1. Is using whitening toothpaste effective in treating discoloration?
In general, toothpaste consists of the following ingredients.
- Abrasive that removes the plaque covering the teeth
- Surfactant that remove foreign substances by foaming
- Additional ingredients such as fluoride, preservatives, flavoring agents, sweeteners, etc.
Whitening toothpaste often has an enhanced abrasive component to effectively remove the colorants on the tooth surface. It’s a similar principle to a rough scrubber that better removes debris from the pan. If you continue to use toothpaste with a strong abrasive component, the tooth may be damaged. Particularly exposed dentin is softer than enamel, which makes it easy to wear. Therefore, it is recommended to use these toothpastes for the purpose of preventing additional coloring. There are other toothpastes that contain chemicals that have a whitening effect, but considering the short time that the toothpaste stays in the oral cavity, the effect will be very limited.
2. It is said that the color will return soon after whitening the teeth. How long does the effect last?
Immediately after the whitening treatment is over, the degree of whitening peaks. After a week or two, the whitening effect is somewhat weakened and eventually tends to gradually return to its original state over time. If you smoke or eat foods that cause pigmentation (coffee, green tea, wine, coke, etc.), it is much easier to recolor. It has been reported that self-whitening treatment with continuous treatment with low concentrations of hydrogen peroxide tends to last longer. Therefore, even with professional whitening treatment, self-whitening is recommended to maintain long-term effectiveness. To prevent re-pigmentation after treatment, self-whitening once a year for about a week can maintain the whitening effect.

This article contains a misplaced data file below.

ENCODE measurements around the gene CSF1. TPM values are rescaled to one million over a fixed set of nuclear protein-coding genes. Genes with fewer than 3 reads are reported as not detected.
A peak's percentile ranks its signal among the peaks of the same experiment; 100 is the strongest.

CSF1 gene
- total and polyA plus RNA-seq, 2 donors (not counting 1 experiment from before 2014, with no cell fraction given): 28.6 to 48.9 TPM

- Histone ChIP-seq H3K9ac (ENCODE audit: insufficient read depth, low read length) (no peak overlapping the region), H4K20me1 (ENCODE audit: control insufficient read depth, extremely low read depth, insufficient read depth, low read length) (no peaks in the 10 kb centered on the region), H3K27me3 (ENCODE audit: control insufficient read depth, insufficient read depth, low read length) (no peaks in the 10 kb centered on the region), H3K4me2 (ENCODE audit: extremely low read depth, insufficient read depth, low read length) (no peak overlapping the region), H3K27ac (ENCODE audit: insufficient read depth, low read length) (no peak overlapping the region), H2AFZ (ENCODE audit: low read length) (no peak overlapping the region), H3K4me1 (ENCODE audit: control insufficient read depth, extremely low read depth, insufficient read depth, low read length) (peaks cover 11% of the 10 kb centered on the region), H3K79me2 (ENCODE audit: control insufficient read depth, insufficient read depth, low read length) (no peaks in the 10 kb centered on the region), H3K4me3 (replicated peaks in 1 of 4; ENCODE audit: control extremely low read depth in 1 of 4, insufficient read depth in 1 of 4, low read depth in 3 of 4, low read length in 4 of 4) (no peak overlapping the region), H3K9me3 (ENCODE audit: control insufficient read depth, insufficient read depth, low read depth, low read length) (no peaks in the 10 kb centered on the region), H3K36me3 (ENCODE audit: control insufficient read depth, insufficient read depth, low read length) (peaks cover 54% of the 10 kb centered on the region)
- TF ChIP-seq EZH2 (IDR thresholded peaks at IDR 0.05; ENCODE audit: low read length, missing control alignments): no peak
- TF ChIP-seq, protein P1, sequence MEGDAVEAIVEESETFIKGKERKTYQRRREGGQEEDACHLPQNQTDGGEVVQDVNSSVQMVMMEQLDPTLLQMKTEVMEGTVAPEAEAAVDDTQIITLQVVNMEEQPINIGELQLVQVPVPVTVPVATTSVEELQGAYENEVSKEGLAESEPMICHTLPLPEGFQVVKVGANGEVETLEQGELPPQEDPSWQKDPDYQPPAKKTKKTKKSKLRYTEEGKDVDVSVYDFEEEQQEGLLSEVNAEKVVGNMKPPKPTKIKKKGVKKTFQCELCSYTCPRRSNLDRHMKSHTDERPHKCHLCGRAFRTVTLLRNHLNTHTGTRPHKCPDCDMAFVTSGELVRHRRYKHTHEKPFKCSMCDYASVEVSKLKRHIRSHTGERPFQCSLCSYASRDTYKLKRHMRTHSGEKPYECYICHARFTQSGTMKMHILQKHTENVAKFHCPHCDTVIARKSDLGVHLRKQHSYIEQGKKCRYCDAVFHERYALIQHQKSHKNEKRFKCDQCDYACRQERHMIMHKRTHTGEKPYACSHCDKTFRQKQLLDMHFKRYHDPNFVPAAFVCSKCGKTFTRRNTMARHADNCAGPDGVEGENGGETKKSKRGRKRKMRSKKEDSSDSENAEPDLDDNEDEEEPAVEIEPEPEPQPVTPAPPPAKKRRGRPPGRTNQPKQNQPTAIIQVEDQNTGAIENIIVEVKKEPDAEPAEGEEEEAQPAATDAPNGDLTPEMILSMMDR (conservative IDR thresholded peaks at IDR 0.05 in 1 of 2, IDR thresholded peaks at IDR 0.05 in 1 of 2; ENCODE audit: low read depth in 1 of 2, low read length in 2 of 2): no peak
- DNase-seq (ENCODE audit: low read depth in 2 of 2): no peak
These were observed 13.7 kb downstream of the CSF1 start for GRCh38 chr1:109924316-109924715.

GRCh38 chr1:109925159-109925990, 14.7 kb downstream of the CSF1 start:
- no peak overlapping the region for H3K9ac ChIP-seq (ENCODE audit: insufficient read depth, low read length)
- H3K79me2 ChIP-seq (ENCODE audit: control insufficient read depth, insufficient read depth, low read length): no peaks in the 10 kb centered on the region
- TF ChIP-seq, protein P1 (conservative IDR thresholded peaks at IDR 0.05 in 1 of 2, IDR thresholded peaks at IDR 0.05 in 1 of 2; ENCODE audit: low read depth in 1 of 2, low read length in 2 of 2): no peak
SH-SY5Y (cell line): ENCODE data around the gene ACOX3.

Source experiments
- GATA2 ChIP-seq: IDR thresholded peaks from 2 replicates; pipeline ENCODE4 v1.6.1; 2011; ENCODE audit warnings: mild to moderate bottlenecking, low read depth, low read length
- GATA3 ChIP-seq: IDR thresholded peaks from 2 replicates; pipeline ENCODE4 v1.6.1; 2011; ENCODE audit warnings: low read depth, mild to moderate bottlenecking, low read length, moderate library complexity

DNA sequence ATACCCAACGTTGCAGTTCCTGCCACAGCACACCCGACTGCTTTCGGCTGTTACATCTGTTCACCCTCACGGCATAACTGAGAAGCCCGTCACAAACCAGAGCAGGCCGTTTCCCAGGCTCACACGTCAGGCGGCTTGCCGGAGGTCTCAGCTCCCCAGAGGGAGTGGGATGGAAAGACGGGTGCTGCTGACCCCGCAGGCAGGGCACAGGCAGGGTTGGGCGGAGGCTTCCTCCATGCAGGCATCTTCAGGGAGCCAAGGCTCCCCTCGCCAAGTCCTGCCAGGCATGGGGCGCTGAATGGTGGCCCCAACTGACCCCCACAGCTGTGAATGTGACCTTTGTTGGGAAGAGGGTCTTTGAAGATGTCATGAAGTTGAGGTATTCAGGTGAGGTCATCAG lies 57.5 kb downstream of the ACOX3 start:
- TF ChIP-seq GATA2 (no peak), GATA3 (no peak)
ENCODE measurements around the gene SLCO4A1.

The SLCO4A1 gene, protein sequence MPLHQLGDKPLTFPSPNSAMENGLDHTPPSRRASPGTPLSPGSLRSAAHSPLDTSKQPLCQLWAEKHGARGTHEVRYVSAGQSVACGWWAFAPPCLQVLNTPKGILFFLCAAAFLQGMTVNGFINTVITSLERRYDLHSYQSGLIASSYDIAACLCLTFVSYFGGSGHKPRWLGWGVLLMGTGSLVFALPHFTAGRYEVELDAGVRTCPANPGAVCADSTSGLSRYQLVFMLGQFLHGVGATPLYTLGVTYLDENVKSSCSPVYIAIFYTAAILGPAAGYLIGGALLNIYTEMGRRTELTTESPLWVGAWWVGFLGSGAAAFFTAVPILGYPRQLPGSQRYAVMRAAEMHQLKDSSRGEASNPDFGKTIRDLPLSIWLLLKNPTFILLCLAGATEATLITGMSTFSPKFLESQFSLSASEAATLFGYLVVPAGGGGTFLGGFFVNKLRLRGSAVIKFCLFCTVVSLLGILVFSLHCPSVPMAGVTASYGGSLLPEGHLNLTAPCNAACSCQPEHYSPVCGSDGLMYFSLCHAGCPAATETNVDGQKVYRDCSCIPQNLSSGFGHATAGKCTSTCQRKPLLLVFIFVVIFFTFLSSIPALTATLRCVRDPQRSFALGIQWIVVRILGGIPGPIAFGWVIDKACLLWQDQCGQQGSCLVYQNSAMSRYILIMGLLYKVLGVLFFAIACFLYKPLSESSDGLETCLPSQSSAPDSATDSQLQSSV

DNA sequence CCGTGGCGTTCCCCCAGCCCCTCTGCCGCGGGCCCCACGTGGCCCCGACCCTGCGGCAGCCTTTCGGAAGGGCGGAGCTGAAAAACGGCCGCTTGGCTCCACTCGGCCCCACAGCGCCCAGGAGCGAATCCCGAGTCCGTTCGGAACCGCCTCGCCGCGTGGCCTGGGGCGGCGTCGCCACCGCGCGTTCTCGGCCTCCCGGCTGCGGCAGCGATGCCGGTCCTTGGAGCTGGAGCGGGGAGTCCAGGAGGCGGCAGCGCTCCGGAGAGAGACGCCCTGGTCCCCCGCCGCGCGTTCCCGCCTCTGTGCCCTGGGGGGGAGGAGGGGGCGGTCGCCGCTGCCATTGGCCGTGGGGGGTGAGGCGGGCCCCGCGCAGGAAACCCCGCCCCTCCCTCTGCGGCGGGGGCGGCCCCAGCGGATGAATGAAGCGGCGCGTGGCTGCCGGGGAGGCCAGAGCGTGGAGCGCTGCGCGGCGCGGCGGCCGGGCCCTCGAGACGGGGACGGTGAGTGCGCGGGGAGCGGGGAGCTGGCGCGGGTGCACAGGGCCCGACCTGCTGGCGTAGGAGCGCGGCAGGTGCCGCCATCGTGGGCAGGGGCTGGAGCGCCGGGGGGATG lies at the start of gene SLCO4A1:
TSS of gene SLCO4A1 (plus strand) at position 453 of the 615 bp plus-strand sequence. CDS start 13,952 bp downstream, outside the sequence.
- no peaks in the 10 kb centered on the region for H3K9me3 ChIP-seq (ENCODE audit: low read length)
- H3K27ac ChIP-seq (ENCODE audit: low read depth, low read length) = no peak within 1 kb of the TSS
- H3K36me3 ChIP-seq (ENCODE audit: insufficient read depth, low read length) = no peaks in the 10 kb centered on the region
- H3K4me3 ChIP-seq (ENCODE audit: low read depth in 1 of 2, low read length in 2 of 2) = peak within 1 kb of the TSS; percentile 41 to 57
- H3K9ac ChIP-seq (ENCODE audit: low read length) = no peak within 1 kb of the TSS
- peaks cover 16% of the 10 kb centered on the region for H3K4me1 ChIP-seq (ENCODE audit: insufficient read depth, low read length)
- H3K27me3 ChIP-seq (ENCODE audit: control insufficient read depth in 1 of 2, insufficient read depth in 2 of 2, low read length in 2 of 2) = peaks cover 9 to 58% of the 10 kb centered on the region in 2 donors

3. When I get whitening treatment, my teeth freeze a lot. Why is that?
Hydrogen peroxide (H2O2), a medicine used for whitening, penetrates the gap between the crystal structures that make up the enamel and passes through the dentin tubules. In this case, hydrogen peroxide that has passed through the dentin tubules stimulates the nerve cells, causing the symptoms of pain. This is why the higher the concentration of the drug, the more prominent of these symptoms. It is for this reason that the pain in the teeth is severe when receiving professional whitening treatment. Typically, these symptoms are temporary and disappear when treatment is stopped. To alleviate the symptoms of the pain, whitening agents contain ingredients that reduce irritability. If you usually experience this symptom, it is advisable to first diagnose and treat sensitive teeth before whitening treatment.
4. Is there a way to whiten teeth at home without going to the dentist?
Hydrogen peroxide is the main ingredient in products that can be purchased at a pharmacy without a dentist’s prescription. As long as the proper concentration of hydrogen peroxide is applied to the teeth continuously, whitening will occur. However, these products are not manufactured according to the individual’s oral condition and may cause unexpected problems. For example, there are disadvantages such as unnecessarily swallowing medication, large amounts of medication flowing down, or difficulty in maintaining the time required for treatment. In particular, if these products contain high concentrations of hydrogen peroxide, there is concern about the risk of contact or ingestion of the drug. Conversely, it is necessary to recognize that products with too low concentrations of hydrogen peroxide may lack the whitening effect. In particular, it is not advisable to purchase and use products that have not been sufficiently verified.
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